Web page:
No, the customer is not always right. Here’s why.

Question… when there is a disagreement between you and a customer that threatens the contract, how do you resolve it?

 

Or, when a prospect is pushing a one-sided agenda on a big deal, what do you do?

 

I’ve seen a lot of salespeople and startup leadership alike consciously or subconsciously turn to this century-old adage for guidance:

 

“The customer is always right.”

 

While I know firsthand how easy and relieving it can be to heed this advice when the pressure to close the deal is on, I can say with certainty that it’s also the worst to fall back on in moments like these.

 

There are a couple of reasons why I know this is the case, several of which have been reinforced by experiences I’ve had throughout my career. That said, here are three reasons why this is a proverb to forget.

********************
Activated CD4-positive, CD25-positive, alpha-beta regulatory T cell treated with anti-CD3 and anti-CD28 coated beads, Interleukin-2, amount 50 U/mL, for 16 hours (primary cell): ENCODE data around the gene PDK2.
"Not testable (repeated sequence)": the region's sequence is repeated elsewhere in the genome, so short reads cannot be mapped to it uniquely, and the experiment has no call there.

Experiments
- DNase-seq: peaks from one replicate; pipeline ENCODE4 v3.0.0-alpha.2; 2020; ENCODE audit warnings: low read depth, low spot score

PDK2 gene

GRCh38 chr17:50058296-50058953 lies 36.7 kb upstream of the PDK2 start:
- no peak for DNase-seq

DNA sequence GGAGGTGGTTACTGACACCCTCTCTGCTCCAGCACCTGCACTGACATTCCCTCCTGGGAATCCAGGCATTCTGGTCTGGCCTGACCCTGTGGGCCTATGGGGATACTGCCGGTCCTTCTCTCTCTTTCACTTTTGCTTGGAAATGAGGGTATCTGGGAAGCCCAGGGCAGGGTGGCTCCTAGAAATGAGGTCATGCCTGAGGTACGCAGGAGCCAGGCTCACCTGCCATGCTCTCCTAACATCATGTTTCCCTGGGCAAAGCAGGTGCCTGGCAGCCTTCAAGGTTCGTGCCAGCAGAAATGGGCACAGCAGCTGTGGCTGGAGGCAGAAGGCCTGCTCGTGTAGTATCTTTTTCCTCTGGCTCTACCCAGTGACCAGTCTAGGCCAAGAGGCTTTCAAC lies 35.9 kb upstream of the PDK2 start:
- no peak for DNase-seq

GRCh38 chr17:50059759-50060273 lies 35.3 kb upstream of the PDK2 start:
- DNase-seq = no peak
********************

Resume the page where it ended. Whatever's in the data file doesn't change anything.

There is such a thing as bad business.

 

This phrase “the customer is always right” was popular among retail moguls like Marshall Field back in the early 1900s. And while its intentions were good (to encourage a higher level of customer service), even as early as 1914 people were pointing out its fatal flaw: it assumes that customers are always honest or realistic.

 

Don’t get me wrong… I always assume the best about people until proven otherwise. But you and I both know neither of things is always true.

 

I find this is the first thing many salespeople forget when a deal is on the line and the prospect is demanding. But the truth is, it’s ok and even good for you to push back when the other part